When we talk about asset information requirements we talk about the pieces of information we need to answer critical questions, make informed decisions or carry out key activities throughout the lifecycle of a “thing”.
There will be databases, documents, drawings, metadata, spreadsheets, 3D/4D/5D/6D models and all number of pieces of information generated in many forms before we know what physical thing or product is going to fulfil that role.
We identify this virtual need and the space it occupies with an Asset Tag, this in turn has a unique identifier that will help us link every instance of the asset at every stage and in whatever form it appears.
This Duty, is the specification of what the thing needs to achieve. During the early phases of a project we know very little about what we require, but there will be critical questions that need answering with information generically defined in our AIR but attached to a specific instance.
Why do I need to know what type of thing I am?
- It creates a common understanding as to what I am.
- It helps to categorize me with like minded things.
- I can be quickly identified and critical information associated with me.
- My performance can be assessed against all the others of my type.
Why do I need to know what function I carry out?
- It ensures that I meet the specific requirements at every stage of my lifecycle, even when nobody knows which piece of equipment will fulfil this.
- It helps to set my performance criteria for continued monitoring
- When I need to be replaced there might be new technology that will do this better
Why do I need to know what functional group or system I belong out?
- It associates me with those things that I interact with and work together to perform a joint functionality
- It identifies other things that may be effected if I stop working
- It helps to ensure I can be isolated and the impact of my existence is understood.
Why do I need to know what information is important at any stage?
- At every stage, there will be important decisions to be made, this ensures that information is available and in the right format.
- This information helps answer critical questions fast and efficiently when time is of the essence. i.e. Disaster situations.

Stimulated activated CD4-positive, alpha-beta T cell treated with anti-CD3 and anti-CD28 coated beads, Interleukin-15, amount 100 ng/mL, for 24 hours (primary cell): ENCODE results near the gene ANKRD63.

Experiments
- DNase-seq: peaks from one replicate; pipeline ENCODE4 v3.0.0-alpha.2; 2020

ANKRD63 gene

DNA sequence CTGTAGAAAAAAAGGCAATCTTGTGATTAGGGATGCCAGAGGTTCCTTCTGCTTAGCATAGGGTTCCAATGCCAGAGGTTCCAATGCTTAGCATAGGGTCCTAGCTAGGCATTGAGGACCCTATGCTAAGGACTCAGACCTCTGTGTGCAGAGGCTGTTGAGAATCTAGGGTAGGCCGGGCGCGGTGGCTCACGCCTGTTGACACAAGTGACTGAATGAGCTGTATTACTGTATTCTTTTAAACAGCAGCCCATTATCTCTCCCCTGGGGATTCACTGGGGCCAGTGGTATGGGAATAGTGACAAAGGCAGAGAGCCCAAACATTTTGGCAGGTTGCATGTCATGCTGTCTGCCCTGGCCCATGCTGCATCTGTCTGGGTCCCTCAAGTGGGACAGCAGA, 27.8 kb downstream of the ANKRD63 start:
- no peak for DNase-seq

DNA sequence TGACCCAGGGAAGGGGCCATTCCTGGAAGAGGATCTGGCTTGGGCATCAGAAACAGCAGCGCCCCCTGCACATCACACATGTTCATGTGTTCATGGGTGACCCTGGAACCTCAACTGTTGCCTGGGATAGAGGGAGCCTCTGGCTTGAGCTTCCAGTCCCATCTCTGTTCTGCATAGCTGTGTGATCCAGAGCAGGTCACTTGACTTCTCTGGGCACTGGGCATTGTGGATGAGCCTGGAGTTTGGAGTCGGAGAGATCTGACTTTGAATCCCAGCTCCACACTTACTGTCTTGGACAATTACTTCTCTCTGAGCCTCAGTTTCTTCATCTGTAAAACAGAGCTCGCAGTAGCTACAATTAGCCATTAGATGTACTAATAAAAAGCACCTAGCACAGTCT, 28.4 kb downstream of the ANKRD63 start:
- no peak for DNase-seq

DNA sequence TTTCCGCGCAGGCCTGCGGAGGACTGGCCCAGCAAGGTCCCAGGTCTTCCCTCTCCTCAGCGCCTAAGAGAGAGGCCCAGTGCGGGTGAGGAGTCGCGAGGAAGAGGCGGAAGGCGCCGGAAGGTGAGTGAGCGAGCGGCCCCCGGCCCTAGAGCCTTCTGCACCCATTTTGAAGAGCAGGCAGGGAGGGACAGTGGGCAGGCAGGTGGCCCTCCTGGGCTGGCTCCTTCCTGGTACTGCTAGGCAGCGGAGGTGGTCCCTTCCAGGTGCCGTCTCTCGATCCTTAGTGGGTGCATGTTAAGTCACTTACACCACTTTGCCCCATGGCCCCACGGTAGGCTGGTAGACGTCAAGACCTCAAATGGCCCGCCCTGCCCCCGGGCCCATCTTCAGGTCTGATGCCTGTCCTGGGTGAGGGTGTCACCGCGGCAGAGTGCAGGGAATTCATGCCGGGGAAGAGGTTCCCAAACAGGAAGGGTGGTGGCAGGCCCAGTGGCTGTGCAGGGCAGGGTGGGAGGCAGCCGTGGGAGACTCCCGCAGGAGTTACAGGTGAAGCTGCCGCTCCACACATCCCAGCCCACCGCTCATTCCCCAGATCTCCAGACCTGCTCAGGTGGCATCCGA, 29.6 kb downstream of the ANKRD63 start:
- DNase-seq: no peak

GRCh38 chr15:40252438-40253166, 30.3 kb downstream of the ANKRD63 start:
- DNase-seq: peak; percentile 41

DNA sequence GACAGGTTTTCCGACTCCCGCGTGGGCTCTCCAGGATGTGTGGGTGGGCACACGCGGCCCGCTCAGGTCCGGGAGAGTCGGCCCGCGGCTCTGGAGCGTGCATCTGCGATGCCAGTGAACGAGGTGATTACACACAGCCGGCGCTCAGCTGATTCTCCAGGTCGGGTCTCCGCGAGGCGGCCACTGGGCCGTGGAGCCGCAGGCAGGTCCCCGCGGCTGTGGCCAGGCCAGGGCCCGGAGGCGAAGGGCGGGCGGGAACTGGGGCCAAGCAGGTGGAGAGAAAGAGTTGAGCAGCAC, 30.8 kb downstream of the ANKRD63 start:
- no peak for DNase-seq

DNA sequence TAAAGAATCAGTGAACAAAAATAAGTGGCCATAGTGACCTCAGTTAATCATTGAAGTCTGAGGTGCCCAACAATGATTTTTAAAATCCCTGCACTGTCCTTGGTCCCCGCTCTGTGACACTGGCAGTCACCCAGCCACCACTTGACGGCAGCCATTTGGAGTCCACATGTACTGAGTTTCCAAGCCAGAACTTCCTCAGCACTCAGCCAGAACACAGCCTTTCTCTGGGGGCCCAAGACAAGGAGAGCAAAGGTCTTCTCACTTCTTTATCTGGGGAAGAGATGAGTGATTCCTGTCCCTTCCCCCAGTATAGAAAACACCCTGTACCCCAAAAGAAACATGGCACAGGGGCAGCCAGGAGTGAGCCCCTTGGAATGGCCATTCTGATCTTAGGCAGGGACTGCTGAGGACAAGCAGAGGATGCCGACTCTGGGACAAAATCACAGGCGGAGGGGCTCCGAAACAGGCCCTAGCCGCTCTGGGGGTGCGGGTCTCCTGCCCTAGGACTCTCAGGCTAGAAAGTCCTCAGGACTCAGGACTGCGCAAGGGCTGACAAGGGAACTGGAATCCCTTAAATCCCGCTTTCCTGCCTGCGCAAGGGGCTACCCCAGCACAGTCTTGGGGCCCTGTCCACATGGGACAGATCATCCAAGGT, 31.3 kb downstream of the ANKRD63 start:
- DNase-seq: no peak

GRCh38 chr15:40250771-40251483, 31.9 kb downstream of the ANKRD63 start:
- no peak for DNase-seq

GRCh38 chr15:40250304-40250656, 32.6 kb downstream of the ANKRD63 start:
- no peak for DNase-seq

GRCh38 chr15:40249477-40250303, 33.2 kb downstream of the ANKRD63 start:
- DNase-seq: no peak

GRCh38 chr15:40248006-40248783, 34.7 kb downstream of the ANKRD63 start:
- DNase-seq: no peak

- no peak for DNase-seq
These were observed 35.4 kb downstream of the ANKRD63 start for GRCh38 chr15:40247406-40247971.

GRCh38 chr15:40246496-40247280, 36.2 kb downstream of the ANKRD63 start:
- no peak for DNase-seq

- This helps the project understand what information is required, when and why.
Why do I need to know my location?
- When I am being designed and constructed it is known where I will be placed.
- If something happens to things in the same location as me, their impact, even if not part of the same functional grouping can be assessed.
- It’s the first question anyone asks, “Where is it?”
I need to how I will be identified because
- When I am identified on any media (drawing, document, model, database etc) I need to be unique.
- When someone notices a problem in the physical world, I need to know they have correctly identified me.
- When the physical equipment that fulfils my function is replaced, it helps to ensure that we are talking about the same thing.
These need to be kept relevent and deliver value at every stage of the lifecycle.
When we are thinking about the overall Strategy we will need to generate information on a facility level to ensure what we are creating provides the social, environmental and economical outcomes desired. In infrastructure these tags will typically be for hubs or connectors.
During the concept phase, we may just know that a structure is required in a specific location, but we have no idea of its makeup or design. Thus it is essential that we start tracking the fact that there is a need for a structure here, and pursue the questions that need to be answered. By acknowledging this, we can/should assign an asset tag at Entity level.